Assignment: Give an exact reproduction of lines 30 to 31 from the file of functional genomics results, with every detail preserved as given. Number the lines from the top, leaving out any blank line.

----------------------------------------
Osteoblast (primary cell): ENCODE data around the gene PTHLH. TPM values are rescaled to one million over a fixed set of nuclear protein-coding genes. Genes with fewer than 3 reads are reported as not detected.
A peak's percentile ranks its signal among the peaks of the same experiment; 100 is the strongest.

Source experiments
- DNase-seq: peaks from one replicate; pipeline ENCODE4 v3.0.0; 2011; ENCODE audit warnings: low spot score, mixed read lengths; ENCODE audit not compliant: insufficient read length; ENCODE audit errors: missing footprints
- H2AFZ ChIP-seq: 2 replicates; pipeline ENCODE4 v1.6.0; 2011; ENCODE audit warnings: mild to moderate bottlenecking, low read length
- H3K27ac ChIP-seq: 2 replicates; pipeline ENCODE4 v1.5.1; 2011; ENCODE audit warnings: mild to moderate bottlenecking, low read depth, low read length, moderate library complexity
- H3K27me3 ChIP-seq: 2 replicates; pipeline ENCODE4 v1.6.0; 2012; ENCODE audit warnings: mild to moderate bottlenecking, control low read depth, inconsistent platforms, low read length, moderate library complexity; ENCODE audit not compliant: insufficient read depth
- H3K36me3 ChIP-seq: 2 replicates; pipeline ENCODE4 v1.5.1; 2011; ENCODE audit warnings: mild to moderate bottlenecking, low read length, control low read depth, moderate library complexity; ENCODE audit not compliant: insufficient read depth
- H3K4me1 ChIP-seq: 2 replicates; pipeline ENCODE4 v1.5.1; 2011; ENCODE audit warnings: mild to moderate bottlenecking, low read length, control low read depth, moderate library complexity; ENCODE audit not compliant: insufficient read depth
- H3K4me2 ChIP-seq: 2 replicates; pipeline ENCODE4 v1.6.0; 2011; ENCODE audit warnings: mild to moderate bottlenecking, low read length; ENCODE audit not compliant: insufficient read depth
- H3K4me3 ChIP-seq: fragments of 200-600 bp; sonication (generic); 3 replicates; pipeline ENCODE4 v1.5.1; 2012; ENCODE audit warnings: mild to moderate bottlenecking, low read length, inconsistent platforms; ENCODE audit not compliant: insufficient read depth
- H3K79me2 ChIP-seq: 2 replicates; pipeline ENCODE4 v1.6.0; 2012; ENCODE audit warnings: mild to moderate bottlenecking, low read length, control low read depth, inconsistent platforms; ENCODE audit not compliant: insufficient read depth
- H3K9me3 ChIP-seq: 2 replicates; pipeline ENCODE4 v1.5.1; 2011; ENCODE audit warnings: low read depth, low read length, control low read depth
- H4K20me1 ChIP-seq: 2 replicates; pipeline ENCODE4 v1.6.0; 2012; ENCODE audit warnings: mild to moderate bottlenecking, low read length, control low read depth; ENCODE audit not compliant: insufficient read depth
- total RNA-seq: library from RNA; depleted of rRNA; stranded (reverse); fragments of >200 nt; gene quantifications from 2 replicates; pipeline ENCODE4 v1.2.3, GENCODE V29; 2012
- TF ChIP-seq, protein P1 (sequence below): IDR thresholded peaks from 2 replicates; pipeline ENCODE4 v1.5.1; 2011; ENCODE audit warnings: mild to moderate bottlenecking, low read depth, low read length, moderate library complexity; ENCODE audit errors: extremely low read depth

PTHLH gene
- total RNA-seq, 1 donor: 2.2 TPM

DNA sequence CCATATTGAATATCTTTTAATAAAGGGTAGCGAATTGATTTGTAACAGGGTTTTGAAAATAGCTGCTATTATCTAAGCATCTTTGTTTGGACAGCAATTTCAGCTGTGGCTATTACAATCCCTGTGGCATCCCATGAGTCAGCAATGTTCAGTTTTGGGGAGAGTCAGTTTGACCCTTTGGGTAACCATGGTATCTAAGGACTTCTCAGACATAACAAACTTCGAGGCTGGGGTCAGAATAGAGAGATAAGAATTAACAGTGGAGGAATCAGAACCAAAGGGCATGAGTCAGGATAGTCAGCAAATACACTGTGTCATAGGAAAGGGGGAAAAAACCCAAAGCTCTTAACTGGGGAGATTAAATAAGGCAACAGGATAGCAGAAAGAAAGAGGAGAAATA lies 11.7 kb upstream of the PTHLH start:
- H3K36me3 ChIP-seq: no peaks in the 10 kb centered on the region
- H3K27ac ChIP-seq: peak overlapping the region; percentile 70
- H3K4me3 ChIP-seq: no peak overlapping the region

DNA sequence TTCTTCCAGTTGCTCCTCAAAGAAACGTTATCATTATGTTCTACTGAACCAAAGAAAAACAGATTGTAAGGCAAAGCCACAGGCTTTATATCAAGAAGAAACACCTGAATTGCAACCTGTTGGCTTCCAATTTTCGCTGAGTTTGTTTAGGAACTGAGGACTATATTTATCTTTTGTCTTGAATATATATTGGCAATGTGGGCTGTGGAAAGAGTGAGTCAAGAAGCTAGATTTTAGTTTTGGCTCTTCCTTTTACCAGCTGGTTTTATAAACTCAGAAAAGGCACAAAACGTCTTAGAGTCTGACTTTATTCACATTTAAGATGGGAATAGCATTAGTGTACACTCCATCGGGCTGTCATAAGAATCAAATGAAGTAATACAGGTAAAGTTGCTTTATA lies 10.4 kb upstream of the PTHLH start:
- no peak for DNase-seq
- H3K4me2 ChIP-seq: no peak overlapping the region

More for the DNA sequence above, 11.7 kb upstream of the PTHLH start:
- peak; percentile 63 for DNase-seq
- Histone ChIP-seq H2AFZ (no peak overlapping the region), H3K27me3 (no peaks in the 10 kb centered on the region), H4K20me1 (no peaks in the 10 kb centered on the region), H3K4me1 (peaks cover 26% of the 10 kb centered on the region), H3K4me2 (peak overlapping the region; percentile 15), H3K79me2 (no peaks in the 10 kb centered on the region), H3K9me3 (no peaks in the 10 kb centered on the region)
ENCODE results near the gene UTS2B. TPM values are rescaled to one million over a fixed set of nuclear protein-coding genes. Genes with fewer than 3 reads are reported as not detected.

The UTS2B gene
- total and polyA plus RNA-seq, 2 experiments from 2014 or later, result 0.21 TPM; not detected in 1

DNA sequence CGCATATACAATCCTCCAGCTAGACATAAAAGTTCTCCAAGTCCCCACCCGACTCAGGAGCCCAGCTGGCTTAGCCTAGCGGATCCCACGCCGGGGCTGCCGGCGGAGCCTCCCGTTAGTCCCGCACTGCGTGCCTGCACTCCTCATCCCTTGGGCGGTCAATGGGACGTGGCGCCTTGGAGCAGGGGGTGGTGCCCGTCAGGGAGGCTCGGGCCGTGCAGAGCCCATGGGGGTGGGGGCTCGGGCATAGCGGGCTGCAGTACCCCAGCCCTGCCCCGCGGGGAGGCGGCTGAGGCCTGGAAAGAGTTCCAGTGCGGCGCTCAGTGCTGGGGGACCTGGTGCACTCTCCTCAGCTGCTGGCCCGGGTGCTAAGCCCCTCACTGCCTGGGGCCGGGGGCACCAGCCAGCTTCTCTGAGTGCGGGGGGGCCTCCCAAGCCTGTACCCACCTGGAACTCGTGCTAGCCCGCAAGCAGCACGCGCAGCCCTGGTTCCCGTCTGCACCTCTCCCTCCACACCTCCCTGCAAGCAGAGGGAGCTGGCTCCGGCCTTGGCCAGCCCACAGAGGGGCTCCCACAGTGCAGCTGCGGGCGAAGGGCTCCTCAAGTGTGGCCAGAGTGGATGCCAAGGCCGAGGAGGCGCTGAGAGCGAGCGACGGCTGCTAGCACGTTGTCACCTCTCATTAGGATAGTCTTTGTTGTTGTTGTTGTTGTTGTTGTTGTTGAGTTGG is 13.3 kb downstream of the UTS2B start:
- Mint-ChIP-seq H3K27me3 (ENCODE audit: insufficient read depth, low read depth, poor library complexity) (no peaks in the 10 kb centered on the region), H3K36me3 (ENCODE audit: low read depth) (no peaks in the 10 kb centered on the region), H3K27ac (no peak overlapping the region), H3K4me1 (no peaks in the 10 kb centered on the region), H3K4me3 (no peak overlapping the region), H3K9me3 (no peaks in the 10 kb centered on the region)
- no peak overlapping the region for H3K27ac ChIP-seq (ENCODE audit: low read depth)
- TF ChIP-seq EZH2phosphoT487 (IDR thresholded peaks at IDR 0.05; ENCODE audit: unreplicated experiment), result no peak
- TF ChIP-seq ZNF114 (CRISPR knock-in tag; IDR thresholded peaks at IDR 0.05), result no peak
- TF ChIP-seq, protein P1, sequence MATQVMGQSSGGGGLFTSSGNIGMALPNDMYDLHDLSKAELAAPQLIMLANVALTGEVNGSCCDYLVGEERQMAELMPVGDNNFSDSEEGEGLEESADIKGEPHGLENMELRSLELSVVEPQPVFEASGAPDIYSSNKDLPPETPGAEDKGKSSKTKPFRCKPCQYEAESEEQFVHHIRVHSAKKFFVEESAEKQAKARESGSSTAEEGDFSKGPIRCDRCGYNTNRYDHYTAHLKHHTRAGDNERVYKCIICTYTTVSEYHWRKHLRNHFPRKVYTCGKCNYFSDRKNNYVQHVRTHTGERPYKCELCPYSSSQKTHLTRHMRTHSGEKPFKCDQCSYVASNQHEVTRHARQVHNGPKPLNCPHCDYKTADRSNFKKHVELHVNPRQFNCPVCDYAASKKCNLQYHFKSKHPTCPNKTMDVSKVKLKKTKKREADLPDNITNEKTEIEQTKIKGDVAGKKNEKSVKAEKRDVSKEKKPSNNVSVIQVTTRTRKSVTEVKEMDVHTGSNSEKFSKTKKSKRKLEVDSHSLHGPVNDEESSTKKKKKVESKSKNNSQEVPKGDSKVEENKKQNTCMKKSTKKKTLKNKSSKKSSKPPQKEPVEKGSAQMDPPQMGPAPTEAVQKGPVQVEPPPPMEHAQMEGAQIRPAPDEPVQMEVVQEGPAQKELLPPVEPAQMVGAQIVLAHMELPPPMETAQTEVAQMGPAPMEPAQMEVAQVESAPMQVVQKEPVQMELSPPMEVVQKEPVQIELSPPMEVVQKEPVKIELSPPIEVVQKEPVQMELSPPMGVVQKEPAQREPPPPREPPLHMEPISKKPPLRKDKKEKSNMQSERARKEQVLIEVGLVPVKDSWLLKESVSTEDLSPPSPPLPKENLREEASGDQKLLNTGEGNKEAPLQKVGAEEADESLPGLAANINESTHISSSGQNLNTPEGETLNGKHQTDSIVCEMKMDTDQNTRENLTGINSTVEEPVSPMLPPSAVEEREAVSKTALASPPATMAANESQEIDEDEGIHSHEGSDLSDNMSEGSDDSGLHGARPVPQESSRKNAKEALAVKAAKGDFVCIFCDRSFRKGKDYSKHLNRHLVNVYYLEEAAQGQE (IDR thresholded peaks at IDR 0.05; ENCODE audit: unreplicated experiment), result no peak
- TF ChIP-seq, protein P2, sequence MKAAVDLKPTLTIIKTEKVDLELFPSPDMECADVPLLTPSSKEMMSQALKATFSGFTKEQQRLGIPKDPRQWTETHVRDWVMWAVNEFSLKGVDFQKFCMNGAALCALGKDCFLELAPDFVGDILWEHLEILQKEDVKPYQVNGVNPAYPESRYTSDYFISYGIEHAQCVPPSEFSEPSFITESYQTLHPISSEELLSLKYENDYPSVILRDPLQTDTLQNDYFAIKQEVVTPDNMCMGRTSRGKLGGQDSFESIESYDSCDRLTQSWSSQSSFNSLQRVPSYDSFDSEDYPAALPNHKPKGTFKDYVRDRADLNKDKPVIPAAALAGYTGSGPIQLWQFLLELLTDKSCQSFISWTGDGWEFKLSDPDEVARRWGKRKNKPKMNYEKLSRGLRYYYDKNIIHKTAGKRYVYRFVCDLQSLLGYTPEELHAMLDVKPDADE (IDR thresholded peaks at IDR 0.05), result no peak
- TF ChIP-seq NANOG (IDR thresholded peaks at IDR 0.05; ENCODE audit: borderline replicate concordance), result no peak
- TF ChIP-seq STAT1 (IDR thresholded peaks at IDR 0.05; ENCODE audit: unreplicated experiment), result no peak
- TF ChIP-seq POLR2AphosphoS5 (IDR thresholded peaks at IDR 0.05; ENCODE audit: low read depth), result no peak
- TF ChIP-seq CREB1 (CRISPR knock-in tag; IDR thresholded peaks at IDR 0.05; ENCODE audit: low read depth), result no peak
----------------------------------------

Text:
The UTS2B gene
- total and polyA plus RNA-seq, 2 experiments from 2014 or later, result 0.21 TPM; not detected in 1